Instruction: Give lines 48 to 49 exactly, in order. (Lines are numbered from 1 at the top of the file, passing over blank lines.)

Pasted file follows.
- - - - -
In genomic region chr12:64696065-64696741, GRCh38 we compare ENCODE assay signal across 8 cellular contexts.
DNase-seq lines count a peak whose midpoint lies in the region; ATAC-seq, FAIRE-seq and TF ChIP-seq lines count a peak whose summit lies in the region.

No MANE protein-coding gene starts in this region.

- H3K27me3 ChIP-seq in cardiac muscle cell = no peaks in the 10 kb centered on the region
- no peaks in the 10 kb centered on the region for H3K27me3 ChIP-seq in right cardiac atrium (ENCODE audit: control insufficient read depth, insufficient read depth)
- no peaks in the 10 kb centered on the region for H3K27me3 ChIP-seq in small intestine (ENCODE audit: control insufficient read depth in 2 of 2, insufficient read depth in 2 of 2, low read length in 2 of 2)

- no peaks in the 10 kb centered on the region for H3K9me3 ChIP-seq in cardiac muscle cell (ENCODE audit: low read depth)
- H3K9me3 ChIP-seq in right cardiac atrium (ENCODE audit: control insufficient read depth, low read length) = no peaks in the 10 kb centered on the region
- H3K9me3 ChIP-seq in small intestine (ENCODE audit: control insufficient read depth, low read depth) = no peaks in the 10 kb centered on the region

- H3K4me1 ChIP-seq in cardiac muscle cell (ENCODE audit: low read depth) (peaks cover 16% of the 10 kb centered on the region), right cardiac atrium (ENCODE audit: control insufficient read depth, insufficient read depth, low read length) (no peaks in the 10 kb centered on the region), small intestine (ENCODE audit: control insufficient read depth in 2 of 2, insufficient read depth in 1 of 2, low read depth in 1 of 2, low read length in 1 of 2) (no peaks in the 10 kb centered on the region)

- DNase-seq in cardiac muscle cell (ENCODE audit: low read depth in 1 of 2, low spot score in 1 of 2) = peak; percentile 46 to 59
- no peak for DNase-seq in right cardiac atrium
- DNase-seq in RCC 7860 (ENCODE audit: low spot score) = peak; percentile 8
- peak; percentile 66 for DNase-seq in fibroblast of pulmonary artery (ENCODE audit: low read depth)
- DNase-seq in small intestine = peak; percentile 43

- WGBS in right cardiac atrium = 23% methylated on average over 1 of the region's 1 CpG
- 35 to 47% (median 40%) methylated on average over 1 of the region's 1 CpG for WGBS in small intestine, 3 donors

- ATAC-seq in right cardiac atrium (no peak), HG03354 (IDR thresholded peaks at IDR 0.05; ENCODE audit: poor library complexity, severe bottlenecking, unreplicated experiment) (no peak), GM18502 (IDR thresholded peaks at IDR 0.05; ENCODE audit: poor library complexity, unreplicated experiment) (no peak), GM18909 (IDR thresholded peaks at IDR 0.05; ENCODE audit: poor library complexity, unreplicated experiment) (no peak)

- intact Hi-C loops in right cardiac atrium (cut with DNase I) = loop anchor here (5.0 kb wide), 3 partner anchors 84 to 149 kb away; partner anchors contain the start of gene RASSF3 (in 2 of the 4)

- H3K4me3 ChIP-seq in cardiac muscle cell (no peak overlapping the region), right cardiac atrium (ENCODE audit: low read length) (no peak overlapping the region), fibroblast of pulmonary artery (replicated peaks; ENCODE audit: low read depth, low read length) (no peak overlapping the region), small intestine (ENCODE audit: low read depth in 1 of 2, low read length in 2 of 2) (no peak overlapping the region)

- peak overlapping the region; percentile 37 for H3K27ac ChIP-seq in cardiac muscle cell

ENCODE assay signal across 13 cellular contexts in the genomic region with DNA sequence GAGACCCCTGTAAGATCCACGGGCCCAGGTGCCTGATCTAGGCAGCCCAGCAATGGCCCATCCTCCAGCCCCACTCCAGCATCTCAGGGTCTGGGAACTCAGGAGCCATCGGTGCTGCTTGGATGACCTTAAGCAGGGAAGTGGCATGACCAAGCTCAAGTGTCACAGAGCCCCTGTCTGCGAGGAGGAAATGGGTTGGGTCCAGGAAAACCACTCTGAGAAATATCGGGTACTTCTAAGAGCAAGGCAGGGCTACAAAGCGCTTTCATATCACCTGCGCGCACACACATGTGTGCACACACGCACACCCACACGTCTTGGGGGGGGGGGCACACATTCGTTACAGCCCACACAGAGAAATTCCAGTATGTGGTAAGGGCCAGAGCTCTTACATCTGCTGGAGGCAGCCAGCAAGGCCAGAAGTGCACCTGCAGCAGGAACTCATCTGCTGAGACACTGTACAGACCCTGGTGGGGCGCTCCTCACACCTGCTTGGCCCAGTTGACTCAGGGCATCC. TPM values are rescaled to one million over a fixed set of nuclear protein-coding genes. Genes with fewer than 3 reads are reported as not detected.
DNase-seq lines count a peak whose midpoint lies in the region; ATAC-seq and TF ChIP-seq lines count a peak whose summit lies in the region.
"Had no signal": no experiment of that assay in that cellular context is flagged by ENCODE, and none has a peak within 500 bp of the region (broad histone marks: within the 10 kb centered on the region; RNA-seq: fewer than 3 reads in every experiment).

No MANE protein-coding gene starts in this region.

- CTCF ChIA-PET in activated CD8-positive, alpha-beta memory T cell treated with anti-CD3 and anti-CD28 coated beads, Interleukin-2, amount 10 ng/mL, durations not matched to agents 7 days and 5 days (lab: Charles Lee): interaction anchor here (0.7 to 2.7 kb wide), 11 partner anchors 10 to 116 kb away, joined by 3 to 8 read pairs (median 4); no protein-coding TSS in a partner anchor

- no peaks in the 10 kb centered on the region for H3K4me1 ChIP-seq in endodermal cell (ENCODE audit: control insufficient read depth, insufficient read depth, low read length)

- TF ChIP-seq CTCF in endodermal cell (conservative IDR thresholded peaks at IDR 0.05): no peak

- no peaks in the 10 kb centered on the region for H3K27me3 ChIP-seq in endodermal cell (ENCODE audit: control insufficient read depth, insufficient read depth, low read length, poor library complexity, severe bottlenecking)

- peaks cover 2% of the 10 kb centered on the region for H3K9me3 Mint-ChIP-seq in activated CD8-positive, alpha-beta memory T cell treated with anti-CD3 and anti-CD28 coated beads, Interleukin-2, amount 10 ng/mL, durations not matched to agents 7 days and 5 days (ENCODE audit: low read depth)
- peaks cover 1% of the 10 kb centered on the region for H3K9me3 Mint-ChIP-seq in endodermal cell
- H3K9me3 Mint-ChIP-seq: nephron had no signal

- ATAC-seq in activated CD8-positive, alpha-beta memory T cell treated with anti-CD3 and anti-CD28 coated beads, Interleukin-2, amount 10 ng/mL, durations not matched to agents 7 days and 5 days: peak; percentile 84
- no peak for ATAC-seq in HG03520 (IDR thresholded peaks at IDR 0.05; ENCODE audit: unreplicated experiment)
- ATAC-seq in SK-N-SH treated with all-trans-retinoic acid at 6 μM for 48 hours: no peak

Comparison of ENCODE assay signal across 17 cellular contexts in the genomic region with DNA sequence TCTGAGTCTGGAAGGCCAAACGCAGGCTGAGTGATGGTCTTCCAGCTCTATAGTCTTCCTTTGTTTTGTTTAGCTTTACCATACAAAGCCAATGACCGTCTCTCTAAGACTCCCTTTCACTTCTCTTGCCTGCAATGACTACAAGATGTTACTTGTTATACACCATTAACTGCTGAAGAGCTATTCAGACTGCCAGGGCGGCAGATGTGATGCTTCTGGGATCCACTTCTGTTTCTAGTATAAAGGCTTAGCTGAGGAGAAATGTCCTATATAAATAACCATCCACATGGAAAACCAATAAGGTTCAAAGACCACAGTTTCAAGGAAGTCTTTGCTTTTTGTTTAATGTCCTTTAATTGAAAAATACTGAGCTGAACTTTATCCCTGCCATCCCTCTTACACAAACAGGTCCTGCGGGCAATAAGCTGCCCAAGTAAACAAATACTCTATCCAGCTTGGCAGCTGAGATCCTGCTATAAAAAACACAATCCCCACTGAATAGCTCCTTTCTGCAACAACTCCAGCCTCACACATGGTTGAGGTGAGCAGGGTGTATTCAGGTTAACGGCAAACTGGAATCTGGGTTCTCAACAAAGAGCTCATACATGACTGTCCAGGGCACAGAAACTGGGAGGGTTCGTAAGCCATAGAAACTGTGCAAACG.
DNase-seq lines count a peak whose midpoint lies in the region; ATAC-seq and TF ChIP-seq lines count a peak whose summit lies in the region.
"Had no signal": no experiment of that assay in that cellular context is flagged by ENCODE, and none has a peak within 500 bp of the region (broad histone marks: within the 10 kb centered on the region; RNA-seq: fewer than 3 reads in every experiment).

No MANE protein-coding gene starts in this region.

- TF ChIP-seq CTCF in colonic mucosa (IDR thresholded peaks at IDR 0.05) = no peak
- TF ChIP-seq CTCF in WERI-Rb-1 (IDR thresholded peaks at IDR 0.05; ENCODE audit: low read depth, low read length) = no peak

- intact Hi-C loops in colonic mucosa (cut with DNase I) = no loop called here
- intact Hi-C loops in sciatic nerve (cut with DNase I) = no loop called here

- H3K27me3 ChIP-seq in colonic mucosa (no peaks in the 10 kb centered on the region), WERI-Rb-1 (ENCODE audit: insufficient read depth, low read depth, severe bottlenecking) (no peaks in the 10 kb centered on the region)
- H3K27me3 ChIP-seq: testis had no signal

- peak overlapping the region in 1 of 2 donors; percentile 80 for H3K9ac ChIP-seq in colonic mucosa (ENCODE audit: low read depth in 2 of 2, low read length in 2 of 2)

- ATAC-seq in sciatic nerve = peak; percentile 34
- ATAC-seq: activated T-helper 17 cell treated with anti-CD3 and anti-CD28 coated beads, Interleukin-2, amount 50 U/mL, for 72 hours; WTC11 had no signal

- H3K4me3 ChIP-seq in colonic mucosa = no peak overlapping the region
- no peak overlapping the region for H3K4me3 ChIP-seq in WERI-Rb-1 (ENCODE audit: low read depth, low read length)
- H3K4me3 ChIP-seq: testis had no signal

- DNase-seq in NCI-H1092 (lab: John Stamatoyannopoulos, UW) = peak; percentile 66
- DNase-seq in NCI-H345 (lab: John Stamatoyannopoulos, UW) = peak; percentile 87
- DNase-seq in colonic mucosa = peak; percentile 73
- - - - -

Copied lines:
- ATAC-seq: activated T-helper 17 cell treated with anti-CD3 and anti-CD28 coated beads, Interleukin-2, amount 50 U/mL, for 72 hours; WTC11 had no signal

- H3K4me3 ChIP-seq in colonic mucosa = no peak overlapping the region